“Art 360: Contemporary Art Hatching Across Ohio” opened a few weeks ago at the Southern Ohio Museum in Portsmouth, Ohio. We spent an entire rainy day traveling to and from the artists reception via a chartered bus engaged by Sharon Weiss, of Sharon Weiss Gallery. Chuck Bluestone, curator of the show, rode along, sharing many home-made goodies, reading material and water along the way.
The Southern Ohio Museum is a lovely building and just the right size for viewing and appreciating art: not too big!
Once inside, an egg house of delights awaited. The eggs were beautifully lit and displayed.
Mark Chepp, artist and Executive Director of the Southern Ohio Museum, did this egg and also served wine. What a guy!
Long-time friend and art maven Barb Vogel contributed the thoughtful, dreamy egg on the right. Ms Sunami accidentally broke hers in process but managed to turn tragedy into triumph. The addition of car glass from an accident scene is a funny, arch touch and a nice insider’s comment. Well done, Ms. Sunami!
Barb Vogel’s art is always a contemplative tool for exploring the the human condition. Both the sweet and the bitter are mined and embraced, partners in beauty. Her egg is no exception: decorative from a distance but in-your-face strange close up.
Unintentional themes sometimes spring forth after a show is actually put together. Human nature always tends toward narrative, so a collection of works often morphs into a conversation once an exhibit is up and running. No matter how hard a curator tries to defeat this impulse, it almost always appears.
In general, there is tension between outstanding craft and creepiness in the show. All the eggs in this case are graphically-inspired and beautifully done, but the rabbit nudges the assembly into what-the-heck-is-going-on-here territory. I adore it.
Levent Isik, folk artist extraordinaire, did the demon cartoon cat on the right. Even when organized by theme, like this group of faces, the eggs can’t stay quiet once they’re put together. I particularly admire the way Roger Williams’ manga red imp on the right manages to stay interesting all the way around, despite the problem of frontal weight of eyes and mouth. Each artist who chose the face route solved the problem in their own way.
Some pieces were so strong they literally couldn’t share space with anything else. This Heronymous-Bosch-like eruption by Rondle West is an example.
Other pieces shimmied together like partners glad to have finally found one another at a dance.
My egg is on the lower left. I designed it to be slightly creepy but it seems pretty tame next to the vicious vagina-monster at the top right. I really like the push-pull between the conventional and the risky in this display.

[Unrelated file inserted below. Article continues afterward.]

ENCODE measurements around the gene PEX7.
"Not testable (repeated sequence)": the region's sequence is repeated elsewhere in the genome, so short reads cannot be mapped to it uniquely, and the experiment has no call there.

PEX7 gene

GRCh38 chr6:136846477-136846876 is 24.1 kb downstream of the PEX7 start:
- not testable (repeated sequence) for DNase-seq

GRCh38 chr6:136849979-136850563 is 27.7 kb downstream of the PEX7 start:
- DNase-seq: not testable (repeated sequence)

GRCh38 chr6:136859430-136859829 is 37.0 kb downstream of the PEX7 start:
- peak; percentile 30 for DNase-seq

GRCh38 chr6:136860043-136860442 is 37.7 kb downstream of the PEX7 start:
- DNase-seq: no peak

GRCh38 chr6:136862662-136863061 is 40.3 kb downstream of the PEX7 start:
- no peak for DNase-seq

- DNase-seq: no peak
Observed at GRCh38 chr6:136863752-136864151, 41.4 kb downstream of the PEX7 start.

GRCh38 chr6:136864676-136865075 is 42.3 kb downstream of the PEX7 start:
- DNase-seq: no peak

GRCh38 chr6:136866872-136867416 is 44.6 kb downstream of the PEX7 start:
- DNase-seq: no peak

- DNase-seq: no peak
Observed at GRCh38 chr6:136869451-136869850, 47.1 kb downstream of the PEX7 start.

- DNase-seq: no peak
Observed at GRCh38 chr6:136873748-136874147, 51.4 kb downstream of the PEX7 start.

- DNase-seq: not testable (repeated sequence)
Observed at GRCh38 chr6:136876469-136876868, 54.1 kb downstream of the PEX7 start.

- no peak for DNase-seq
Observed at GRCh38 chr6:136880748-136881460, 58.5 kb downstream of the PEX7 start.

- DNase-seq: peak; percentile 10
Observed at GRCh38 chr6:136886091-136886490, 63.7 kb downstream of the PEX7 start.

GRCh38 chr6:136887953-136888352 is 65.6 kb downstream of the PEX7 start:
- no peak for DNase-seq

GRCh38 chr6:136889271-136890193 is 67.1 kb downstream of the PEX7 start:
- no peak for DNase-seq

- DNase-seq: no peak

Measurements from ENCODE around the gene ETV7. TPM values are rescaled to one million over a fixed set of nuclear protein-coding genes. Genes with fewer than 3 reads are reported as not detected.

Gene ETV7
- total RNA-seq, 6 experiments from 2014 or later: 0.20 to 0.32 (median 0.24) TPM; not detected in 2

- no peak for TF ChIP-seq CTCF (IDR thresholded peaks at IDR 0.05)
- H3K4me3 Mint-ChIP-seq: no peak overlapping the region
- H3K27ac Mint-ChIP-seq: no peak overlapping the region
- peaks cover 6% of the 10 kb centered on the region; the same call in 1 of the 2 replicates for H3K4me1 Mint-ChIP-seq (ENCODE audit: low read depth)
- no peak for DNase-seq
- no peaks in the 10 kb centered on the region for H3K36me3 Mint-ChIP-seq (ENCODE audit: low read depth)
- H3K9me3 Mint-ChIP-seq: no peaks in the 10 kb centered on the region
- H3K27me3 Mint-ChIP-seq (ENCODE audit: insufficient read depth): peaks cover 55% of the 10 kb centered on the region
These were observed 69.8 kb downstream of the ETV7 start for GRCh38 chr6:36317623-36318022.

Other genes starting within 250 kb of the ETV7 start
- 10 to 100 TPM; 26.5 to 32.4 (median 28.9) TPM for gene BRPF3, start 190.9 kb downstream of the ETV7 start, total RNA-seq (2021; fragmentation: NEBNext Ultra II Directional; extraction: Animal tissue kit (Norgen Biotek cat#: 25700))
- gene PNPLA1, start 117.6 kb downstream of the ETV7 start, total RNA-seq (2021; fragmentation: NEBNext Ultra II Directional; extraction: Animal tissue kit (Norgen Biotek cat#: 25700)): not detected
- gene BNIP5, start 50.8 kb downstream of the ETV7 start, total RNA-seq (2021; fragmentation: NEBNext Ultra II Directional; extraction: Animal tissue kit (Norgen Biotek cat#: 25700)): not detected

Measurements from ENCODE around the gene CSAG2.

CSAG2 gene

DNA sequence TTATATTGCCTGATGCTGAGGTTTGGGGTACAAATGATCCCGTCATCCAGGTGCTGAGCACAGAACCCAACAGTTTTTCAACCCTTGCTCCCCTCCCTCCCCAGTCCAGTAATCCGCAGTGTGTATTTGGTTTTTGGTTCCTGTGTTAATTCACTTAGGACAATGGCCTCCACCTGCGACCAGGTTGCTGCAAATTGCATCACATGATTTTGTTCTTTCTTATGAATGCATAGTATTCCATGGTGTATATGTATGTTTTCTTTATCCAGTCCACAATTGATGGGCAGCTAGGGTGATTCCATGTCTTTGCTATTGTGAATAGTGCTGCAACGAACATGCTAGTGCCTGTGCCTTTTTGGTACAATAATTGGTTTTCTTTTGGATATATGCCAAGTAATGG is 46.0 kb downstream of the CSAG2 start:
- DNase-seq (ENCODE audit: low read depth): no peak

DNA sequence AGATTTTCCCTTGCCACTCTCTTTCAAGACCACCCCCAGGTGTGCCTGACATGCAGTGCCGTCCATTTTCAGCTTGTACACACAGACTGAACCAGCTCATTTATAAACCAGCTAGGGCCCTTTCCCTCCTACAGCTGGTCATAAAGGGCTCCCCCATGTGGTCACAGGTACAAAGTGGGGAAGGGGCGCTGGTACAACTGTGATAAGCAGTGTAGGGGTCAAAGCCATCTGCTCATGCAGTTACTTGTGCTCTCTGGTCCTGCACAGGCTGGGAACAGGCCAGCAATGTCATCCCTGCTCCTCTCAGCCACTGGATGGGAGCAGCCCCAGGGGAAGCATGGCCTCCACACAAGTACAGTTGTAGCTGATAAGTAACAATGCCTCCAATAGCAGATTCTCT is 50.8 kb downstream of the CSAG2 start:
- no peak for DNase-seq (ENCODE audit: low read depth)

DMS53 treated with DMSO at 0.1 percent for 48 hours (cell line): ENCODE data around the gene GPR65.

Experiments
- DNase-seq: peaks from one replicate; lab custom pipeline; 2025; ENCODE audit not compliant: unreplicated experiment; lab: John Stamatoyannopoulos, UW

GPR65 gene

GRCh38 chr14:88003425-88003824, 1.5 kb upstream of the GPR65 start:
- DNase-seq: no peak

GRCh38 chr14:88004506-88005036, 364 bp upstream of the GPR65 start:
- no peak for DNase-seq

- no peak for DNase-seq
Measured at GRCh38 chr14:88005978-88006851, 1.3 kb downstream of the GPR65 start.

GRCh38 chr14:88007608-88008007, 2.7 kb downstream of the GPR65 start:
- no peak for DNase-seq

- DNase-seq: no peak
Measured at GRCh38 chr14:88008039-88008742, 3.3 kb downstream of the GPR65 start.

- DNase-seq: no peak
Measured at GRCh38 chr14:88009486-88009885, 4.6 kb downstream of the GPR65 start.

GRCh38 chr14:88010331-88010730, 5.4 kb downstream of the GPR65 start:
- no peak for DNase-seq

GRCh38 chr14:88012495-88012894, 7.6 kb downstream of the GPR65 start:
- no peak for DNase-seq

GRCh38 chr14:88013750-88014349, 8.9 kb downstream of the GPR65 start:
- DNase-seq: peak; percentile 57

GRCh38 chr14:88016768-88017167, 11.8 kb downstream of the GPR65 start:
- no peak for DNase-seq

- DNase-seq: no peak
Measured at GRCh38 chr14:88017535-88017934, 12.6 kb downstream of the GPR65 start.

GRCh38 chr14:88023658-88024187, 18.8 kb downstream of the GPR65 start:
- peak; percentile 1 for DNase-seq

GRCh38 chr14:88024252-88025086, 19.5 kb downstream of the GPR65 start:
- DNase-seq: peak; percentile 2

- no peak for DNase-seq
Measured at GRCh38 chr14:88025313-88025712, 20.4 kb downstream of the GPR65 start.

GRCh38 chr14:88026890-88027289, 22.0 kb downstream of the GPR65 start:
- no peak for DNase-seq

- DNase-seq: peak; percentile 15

My piece didn’t excite much comment but water-colorist-egg-artist Cody Heichel sweetly obliged when asked to pretend interest for this photo.
Another unexpected addition to the show was a series of egg-themed paintings by Clarence Holbrook Carter.
These really helped to flesh out the show, amplifying the theme but also lending visual interest and philosophical weight to some of the more decorative impulses in the show.
Afterwards, we attended a private artists reception at the home of Mark Chepp and Charlotte Gordon, Executive Director and Artistic Director of the Southern Ohio museum.
Their studio and loft apartment is right across the street from the museum in downtown Portsmouth.
A quick walk in the rain brought us to one of the many fine, underused retail establishments downtown, in this case a former department store and tailor shop. There used to be a lot of money in Portsmouth. It’s comforting to know people used to walk around in nice suits.
The new owners have filled the old shop windows with a quirky collection of primitive craft pieces, plants and vintage items.
The studio space was full of art-in-progress and completed pieces.
Upstairs, the living quarters were spacious and filled with collections of folk art and vintage kitsch.
…folk art carvings….
….and these Ronnie and Nancy slippers. Our host said they were uncomfortable, which seems just about right.
It was a delightful day all round: full of interesting sights and new people.
This show is better, more diverse, edgier and more beautiful than I had imagined possible. What a thrill to be part of it!